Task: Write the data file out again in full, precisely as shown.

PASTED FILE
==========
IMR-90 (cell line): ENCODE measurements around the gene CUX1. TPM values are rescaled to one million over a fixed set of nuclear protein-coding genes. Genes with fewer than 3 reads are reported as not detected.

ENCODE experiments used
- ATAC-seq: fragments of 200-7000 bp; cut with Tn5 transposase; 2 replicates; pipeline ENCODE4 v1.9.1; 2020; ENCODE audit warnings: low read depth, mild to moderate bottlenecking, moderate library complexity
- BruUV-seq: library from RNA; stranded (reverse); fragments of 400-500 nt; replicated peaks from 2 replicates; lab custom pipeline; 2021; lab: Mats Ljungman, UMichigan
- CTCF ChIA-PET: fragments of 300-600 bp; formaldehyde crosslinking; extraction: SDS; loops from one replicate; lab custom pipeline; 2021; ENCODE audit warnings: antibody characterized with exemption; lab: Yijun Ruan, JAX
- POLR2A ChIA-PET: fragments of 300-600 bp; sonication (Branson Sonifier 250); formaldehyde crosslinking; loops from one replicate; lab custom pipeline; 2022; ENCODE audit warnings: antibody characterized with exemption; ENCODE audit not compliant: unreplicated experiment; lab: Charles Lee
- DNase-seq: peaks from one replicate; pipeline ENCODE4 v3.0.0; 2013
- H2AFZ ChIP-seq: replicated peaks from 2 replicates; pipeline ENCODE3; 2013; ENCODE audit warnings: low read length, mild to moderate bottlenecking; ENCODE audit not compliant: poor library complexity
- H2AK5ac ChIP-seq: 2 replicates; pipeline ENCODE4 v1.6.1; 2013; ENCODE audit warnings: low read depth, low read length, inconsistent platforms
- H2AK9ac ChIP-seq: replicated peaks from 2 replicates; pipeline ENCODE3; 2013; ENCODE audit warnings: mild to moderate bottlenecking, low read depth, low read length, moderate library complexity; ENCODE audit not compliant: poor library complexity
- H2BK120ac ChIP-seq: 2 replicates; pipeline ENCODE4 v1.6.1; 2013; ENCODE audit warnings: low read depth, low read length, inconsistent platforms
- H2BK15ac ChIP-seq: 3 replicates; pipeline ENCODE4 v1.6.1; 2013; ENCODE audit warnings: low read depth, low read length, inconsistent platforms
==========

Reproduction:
IMR-90 (cell line): ENCODE measurements around the gene CUX1. TPM values are rescaled to one million over a fixed set of nuclear protein-coding genes. Genes with fewer than 3 reads are reported as not detected.

ENCODE experiments used
- ATAC-seq: fragments of 200-7000 bp; cut with Tn5 transposase; 2 replicates; pipeline ENCODE4 v1.9.1; 2020; ENCODE audit warnings: low read depth, mild to moderate bottlenecking, moderate library complexity
- BruUV-seq: library from RNA; stranded (reverse); fragments of 400-500 nt; replicated peaks from 2 replicates; lab custom pipeline; 2021; lab: Mats Ljungman, UMichigan
- CTCF ChIA-PET: fragments of 300-600 bp; formaldehyde crosslinking; extraction: SDS; loops from one replicate; lab custom pipeline; 2021; ENCODE audit warnings: antibody characterized with exemption; lab: Yijun Ruan, JAX
- POLR2A ChIA-PET: fragments of 300-600 bp; sonication (Branson Sonifier 250); formaldehyde crosslinking; loops from one replicate; lab custom pipeline; 2022; ENCODE audit warnings: antibody characterized with exemption; ENCODE audit not compliant: unreplicated experiment; lab: Charles Lee
- DNase-seq: peaks from one replicate; pipeline ENCODE4 v3.0.0; 2013
- H2AFZ ChIP-seq: replicated peaks from 2 replicates; pipeline ENCODE3; 2013; ENCODE audit warnings: low read length, mild to moderate bottlenecking; ENCODE audit not compliant: poor library complexity
- H2AK5ac ChIP-seq: 2 replicates; pipeline ENCODE4 v1.6.1; 2013; ENCODE audit warnings: low read depth, low read length, inconsistent platforms
- H2AK9ac ChIP-seq: replicated peaks from 2 replicates; pipeline ENCODE3; 2013; ENCODE audit warnings: mild to moderate bottlenecking, low read depth, low read length, moderate library complexity; ENCODE audit not compliant: poor library complexity
- H2BK120ac ChIP-seq: 2 replicates; pipeline ENCODE4 v1.6.1; 2013; ENCODE audit warnings: low read depth, low read length, inconsistent platforms
- H2BK15ac ChIP-seq: 3 replicates; pipeline ENCODE4 v1.6.1; 2013; ENCODE audit warnings: low read depth, low read length, inconsistent platforms